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|Title:||Anton Zimmermann's Chamber Music for Strings|
|Author(s):||Jurjevich, Marta Louise|
|Doctoral Committee Chair(s):||Hill, John Walter|
|Department / Program:||Music|
|Degree Granting Institution:||University of Illinois at Urbana-Champaign|
|Abstract:||Zimmermann enjoyed considerable success, for the largest part of his career, as Kapellmeister at the court of the powerful Batthyani family in Pressburg. In their service, Zimmermann established an excellent court orchestra; at least two of its members eventually joined Haydn's orchestra at the Esterhazy estate. This study concerns all available Zimmermann chamber music for strings and accompanied keyboard music (except sonatas) with string ensemble. More Zimmermann string chamber music may become available eventually, since the archive of the Batthyani family remains to be found.
Significant performance practice issues in mid-eighteenth-century string music are examined in detail. Ornamentation discussions focus more closely on Zimmermann's string chamber music; bass part instrumentation, tempo issues, bowing and articulation, and vibrato are explained in broader terms.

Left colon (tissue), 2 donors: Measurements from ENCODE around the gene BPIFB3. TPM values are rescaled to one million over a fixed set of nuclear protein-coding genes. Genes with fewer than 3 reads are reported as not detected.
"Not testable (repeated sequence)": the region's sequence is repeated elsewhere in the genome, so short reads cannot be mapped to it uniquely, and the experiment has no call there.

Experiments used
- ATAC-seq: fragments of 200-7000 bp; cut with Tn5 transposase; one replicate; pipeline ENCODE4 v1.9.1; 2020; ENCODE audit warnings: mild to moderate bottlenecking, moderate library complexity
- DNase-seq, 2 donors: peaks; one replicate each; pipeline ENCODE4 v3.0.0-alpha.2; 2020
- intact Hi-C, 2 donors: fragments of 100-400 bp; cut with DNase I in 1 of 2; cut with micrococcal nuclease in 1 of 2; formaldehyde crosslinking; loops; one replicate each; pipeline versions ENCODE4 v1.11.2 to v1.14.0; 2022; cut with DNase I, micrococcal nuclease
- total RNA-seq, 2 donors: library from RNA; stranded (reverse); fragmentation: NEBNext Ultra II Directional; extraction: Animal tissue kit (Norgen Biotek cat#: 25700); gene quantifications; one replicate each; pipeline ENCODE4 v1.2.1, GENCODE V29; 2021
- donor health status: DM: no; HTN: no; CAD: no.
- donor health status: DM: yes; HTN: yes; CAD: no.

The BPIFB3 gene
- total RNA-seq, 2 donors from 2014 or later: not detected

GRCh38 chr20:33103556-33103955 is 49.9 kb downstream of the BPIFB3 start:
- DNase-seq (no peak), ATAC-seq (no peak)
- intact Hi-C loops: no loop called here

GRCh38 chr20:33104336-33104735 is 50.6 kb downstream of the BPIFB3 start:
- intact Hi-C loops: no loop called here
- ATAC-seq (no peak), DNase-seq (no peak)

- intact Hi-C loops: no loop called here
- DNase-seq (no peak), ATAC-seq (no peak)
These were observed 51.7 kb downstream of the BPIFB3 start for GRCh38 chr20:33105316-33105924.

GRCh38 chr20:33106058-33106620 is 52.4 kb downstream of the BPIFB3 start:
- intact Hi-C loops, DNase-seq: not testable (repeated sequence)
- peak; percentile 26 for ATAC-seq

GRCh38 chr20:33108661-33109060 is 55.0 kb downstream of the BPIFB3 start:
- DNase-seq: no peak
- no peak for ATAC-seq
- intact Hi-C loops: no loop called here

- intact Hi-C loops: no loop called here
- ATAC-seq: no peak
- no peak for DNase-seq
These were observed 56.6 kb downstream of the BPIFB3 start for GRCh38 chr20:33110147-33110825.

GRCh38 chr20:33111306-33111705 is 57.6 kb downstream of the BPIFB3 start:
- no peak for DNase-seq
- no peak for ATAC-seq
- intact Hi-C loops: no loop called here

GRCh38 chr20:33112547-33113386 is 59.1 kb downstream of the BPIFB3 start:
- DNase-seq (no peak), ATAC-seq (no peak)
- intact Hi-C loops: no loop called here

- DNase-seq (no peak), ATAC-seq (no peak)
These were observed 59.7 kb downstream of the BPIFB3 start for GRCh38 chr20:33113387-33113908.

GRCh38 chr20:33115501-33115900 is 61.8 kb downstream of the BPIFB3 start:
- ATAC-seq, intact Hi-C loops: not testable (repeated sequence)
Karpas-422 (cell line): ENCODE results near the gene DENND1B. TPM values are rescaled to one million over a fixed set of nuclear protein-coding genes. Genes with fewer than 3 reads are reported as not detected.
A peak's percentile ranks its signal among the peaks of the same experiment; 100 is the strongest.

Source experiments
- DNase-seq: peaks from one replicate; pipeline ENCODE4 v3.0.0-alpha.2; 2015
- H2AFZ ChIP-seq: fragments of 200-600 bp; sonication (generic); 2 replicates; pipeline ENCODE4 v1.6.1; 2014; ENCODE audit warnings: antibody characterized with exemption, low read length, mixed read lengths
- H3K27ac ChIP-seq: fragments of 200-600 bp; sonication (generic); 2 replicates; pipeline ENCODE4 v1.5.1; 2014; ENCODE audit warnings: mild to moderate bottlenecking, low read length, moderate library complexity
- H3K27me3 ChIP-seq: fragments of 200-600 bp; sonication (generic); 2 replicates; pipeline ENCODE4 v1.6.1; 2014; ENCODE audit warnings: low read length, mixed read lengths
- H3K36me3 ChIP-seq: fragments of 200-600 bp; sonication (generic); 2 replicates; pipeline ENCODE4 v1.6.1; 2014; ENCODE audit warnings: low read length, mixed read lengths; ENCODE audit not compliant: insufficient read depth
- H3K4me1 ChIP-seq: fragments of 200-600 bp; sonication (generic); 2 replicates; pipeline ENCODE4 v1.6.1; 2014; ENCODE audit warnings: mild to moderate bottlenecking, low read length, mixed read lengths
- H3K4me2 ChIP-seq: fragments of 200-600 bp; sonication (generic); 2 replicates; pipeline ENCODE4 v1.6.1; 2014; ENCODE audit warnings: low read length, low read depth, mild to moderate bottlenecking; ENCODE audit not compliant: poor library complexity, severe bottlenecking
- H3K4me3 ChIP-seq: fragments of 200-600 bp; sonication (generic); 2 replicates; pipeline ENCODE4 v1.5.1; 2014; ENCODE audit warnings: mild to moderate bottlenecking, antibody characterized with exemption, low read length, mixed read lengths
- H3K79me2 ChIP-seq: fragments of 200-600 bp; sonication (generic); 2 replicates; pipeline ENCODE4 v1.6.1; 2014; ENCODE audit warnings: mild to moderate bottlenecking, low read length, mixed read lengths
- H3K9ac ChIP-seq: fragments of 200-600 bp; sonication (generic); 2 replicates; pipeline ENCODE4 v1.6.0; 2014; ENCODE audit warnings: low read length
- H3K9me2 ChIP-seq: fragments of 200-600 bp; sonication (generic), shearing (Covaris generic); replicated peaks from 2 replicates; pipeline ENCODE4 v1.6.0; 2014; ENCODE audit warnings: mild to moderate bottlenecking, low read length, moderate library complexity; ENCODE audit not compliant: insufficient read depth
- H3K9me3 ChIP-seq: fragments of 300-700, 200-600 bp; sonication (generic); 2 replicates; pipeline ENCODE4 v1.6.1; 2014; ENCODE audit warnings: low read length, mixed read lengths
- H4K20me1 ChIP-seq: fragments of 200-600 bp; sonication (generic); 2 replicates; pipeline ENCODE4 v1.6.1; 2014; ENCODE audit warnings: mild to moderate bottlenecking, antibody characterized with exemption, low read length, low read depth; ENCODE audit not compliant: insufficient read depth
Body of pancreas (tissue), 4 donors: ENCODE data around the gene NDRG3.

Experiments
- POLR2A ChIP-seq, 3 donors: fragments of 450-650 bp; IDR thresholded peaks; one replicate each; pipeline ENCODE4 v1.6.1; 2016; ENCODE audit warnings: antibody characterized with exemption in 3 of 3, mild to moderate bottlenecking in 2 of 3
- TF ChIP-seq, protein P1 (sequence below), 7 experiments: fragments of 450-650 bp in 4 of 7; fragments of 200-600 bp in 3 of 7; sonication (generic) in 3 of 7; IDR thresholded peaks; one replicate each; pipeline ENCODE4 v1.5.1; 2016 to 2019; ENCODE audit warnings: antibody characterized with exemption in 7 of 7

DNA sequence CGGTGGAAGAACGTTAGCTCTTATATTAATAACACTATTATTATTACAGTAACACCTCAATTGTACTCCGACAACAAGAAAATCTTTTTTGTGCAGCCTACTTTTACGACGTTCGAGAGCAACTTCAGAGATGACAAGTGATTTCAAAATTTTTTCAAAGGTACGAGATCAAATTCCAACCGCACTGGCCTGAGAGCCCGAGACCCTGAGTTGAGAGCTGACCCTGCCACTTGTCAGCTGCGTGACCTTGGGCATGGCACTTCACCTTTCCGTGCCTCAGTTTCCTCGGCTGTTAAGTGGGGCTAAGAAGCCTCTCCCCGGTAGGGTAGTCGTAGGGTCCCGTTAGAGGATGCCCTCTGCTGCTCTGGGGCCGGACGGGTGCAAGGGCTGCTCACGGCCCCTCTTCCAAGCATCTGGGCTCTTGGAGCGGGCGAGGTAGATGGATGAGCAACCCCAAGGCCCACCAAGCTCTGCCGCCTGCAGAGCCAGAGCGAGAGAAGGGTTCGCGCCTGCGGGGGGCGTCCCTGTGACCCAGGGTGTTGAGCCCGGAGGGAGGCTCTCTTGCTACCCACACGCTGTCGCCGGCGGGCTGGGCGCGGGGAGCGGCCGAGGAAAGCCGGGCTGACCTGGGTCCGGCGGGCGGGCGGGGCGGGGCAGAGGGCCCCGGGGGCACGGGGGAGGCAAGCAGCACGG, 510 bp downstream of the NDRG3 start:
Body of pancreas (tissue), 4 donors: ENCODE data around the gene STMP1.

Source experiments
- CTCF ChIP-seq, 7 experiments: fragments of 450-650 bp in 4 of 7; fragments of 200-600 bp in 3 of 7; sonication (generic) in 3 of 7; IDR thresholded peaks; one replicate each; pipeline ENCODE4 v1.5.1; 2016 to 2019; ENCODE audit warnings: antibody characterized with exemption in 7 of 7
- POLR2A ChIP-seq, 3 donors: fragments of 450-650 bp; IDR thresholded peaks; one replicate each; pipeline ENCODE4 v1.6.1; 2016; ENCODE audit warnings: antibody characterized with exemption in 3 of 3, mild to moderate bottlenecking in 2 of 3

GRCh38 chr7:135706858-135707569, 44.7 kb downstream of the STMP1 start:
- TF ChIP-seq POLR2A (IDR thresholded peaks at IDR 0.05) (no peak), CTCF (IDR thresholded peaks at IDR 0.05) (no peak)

Most of Zimmermann's string chamber music conforms to contemporary practice in terms of scoring, number and arrangement of movements, harmonic plans, and melodic construction. This is particularly true in the two manuscript divertimenti and in the string quartets Op. 3 (Lyon, Guera 1776), which are clearly modelled after Haydn's enormously popular Opp. 1-2. The two accompanied keyboard pieces bearing numerical titles and the twelve manuscript string quintets (three violins) are distinguished from the other Zimmermann works principally by a far greater variety of musical topics and styles, greater reliance on relatively complex melodic manipulations and development techniques, more extended harmonic plans, and overt references to the orchestral style. Virtually all structural characteristics may be analyzed in terms of the key relationships and melodic extension techniques suggested earlier in the eighteenth century by Riepel (1752) and amplified subsequently by Koch (1782-1793).
Thesis (D.M.A.)--University of Illinois at Urbana-Champaign, 1987.
|Date Available in IDEALS:||2014-12-16|
This item appears in the following Collection(s)
Dissertations and Theses [Graduate College] - Music
Graduate Dissertations and Theses at Illinois
Graduate Theses and Dissertations at Illinois